Since always I was thinking that encapsulation is quite synonym with safety. Well #7.8 strikes me with a clear answer:

Encapsulation != security.

Encapsulation prevents mistakes, not espionage.

To be honest I do not know what the author is meaning by this.

Then, what is usability? This can be “safely” I found under #7.7. Just to resume it with my own stupid words, it is the ability of a certain object oriented language to use multiple instances of its classes.

What? What are you talking about??

I do not know so exactly what is here referred as “class method”, I would rather think that the author is talking about static methods.
Let’s just pay attention to the example with the assignment operator:

Consider assignment operator Foo::operator=(Foo const& x). This assignment operator will probably change the data members in the left-hand argument, *this, based on the data members in the right-hand argument, x.

Usually an assignment operator is overloaded as a function, which takes as an argument the right-hand side operator (of the assignment =), this is why Foo const& x is in between parenthesis, and assigns it to the destination, left-hand side. Due to the fact that it takes as a parameter a member it is necessary to overload the assignment operator as a friend function, in order to gain access to non-public members

The difference between class and struct keywords:
(Is it just about the difference between a C++ struct and a C++ class?)

Emotionally, most developers make a strong distinction between a class and a struct. A struct simply feels like an open pile of bits with very little in the way of encapsulation or functionality. A class feels like a living and responsible member of society with intelligent services, a strong encapsulation barrier, and a well defined interface

Many times I also had the same feeling. Actually I do not know why structures aren’t used more often. They support inheritance, don’t they? They can have overloaded operators, don’t they? They can have virtual functions, don’t they?

As per my understanding, in C++, the only difference between classes and structs is that the default access specifier is private for classes, and public for structures.

Well, there are always things to learn …


2 Responses to C++ jargon

  1. kellogs says:

    If I am not wrong, there are 3 differences between structs and classes, but this one is the most well known. I forgot the other two as well 😀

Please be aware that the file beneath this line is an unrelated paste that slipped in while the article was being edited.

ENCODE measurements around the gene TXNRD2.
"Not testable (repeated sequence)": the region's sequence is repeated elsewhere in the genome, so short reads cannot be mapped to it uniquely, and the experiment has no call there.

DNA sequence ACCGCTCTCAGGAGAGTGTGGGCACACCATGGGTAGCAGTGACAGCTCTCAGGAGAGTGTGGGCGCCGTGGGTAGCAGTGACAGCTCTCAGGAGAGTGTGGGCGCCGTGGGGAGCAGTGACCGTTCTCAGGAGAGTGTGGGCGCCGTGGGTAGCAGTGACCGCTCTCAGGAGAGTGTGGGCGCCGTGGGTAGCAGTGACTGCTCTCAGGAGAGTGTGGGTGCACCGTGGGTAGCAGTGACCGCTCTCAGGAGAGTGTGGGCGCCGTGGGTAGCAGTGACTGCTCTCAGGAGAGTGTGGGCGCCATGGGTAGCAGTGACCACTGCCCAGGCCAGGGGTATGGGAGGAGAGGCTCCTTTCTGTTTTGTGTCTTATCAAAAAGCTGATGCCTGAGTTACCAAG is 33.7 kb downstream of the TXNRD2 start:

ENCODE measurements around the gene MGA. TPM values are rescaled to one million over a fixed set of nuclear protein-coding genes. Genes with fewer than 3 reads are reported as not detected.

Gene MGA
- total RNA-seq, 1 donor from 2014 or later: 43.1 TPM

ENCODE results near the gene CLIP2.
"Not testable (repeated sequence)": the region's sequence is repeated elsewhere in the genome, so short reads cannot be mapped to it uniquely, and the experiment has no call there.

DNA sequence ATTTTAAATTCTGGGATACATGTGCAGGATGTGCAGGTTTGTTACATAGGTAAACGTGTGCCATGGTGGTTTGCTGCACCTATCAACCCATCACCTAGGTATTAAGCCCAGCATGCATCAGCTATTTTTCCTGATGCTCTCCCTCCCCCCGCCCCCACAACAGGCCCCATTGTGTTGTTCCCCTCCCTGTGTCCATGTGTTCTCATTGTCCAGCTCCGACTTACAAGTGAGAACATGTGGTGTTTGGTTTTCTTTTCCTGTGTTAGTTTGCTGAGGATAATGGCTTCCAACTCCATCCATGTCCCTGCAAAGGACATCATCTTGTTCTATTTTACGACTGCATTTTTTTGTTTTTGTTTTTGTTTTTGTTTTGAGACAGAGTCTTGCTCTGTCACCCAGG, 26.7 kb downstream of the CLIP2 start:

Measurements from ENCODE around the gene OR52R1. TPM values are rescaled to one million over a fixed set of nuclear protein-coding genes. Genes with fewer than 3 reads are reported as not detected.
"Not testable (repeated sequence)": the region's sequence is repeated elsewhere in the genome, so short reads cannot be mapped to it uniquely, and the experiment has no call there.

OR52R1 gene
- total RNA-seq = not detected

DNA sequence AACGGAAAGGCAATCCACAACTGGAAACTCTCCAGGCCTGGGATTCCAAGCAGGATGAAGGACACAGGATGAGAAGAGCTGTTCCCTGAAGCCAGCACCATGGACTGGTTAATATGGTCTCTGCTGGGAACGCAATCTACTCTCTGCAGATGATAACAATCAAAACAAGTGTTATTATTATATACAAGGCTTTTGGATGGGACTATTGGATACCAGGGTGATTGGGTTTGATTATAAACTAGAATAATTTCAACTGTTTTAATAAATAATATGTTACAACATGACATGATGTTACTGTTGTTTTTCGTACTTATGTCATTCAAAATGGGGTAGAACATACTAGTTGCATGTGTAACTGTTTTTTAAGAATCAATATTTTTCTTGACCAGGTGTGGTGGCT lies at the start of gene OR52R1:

>>Encapsulation prevents mistakes, not espionage.

    To my mind, the author is talking about meanings of keywords such as private / protected / public. You do not make a method private so other coworkers cant see what it does / cant change things so that they could call it. You are letting them know how to design their part of the system so they do not fiddle with critical data that should not be fiddled with.

    That C++ FAQs site is not the easiest one to grasp. Personally, I dont agree on virtual being atthe core of C++. Everything makes it a it is, not just virtual. Basically, every single program written in c++ could be as well translated in C. But by doing so you are going to loose many fellow programmers off track, and eventually yourself as well. C++ is a very good way of bringing discipline into our code / coding skills / standards and nothing more. Yes, it is difficult, but given the complexity of today’s applications, it might have been 5 times more difficult – still worth learning (of course, I am ignoring interpreted and java-like languages).

    • Honestly I would not bet that C++ is a very good way of bringing discipline into our code / coding skills / standards and nothing more.
      Just have a look at what this guy is saying about poor reasons to reject C++ .
      Basically everything that you can do it in C can be done also (even better, some people say :)) in C++, vice versa does not work so smoothly.

      well…. you would reply and shut my mouth off … that C++, compared to C, is almost inexistent in the embedded world …